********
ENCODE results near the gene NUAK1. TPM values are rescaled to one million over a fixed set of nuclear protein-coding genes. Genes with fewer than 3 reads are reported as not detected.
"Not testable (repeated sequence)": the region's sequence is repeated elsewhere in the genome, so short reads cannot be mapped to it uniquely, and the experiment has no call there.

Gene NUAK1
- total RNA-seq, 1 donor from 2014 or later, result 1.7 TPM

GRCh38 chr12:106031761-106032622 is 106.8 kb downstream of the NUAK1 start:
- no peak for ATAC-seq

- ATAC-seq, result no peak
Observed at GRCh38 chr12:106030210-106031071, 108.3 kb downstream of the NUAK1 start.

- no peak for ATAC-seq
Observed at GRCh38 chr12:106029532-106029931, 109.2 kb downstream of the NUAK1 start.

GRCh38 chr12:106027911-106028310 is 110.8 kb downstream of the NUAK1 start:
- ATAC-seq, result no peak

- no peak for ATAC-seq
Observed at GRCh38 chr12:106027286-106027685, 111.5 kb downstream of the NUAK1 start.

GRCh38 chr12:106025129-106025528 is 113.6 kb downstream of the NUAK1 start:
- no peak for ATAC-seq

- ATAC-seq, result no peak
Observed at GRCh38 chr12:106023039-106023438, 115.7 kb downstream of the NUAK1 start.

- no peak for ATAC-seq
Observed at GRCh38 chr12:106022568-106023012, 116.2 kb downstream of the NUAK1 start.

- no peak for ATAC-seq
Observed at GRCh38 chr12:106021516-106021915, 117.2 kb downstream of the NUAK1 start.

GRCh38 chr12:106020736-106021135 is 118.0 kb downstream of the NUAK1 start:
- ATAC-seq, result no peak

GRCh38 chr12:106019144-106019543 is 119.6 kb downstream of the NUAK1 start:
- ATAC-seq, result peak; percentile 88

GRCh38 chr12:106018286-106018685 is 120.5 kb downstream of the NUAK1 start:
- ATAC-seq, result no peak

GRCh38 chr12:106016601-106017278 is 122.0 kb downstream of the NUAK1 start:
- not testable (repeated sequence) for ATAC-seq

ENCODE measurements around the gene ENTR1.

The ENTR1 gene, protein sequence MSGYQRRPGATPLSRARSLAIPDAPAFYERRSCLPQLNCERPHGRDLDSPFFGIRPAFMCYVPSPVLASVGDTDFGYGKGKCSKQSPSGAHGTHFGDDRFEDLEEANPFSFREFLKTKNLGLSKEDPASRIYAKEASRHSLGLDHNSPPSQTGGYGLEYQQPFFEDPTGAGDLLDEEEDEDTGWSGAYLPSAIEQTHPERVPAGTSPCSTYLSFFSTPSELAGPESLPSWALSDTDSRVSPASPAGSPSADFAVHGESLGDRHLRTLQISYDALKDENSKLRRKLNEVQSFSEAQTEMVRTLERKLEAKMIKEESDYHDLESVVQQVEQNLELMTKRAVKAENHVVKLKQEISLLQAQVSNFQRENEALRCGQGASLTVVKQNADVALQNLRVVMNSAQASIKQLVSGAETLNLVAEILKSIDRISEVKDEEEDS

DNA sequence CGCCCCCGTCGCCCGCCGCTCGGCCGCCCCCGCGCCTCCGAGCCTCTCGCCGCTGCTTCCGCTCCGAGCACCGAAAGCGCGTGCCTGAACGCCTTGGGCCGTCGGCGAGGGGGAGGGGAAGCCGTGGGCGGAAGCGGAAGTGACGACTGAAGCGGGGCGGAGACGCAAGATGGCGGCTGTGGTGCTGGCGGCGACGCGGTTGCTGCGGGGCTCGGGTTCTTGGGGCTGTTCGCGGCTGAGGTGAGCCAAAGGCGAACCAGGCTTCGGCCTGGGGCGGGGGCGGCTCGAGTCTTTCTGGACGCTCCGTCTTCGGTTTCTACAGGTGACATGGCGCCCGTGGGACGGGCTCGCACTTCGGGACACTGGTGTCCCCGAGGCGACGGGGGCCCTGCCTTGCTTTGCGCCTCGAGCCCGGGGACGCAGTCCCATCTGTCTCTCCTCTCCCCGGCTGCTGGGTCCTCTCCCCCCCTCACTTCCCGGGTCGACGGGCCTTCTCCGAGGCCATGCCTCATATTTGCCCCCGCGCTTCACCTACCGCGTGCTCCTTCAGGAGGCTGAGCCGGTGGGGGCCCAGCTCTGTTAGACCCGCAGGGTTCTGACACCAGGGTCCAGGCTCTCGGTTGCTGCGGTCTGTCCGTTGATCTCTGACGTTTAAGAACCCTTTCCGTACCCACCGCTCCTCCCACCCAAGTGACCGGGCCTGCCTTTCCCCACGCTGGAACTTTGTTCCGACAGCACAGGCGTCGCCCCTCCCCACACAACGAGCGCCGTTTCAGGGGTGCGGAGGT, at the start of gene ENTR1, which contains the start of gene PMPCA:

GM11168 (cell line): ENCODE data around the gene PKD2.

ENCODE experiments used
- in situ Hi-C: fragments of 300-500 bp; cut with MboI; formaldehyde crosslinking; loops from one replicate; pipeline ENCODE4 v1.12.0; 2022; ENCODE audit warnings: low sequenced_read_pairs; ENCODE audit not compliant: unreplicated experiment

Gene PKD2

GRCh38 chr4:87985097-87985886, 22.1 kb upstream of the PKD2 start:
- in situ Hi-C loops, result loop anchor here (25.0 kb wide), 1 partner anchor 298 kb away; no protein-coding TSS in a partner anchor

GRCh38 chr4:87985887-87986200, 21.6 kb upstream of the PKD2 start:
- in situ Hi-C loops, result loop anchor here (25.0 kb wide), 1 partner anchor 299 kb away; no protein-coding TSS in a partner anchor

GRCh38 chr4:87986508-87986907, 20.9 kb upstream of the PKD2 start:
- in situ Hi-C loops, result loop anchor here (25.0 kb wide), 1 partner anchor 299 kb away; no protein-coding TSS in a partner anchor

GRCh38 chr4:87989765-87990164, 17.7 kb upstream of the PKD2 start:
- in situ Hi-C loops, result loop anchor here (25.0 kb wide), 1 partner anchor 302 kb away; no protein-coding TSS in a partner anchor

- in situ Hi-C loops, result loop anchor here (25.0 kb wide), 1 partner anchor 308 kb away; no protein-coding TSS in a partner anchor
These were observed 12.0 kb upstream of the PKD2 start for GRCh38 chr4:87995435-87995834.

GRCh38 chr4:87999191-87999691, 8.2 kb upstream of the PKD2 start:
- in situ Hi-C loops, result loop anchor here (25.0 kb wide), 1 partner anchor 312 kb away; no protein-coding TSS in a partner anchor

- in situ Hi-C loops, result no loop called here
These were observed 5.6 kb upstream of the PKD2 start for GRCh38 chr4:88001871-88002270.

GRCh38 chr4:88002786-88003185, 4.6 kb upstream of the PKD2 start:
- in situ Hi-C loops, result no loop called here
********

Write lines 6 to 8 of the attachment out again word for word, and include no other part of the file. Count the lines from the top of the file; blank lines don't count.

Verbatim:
- no peak for ATAC-seq

- ATAC-seq, result no peak
Observed at GRCh38 chr12:106030210-106031071, 108.3 kb downstream of the NUAK1 start.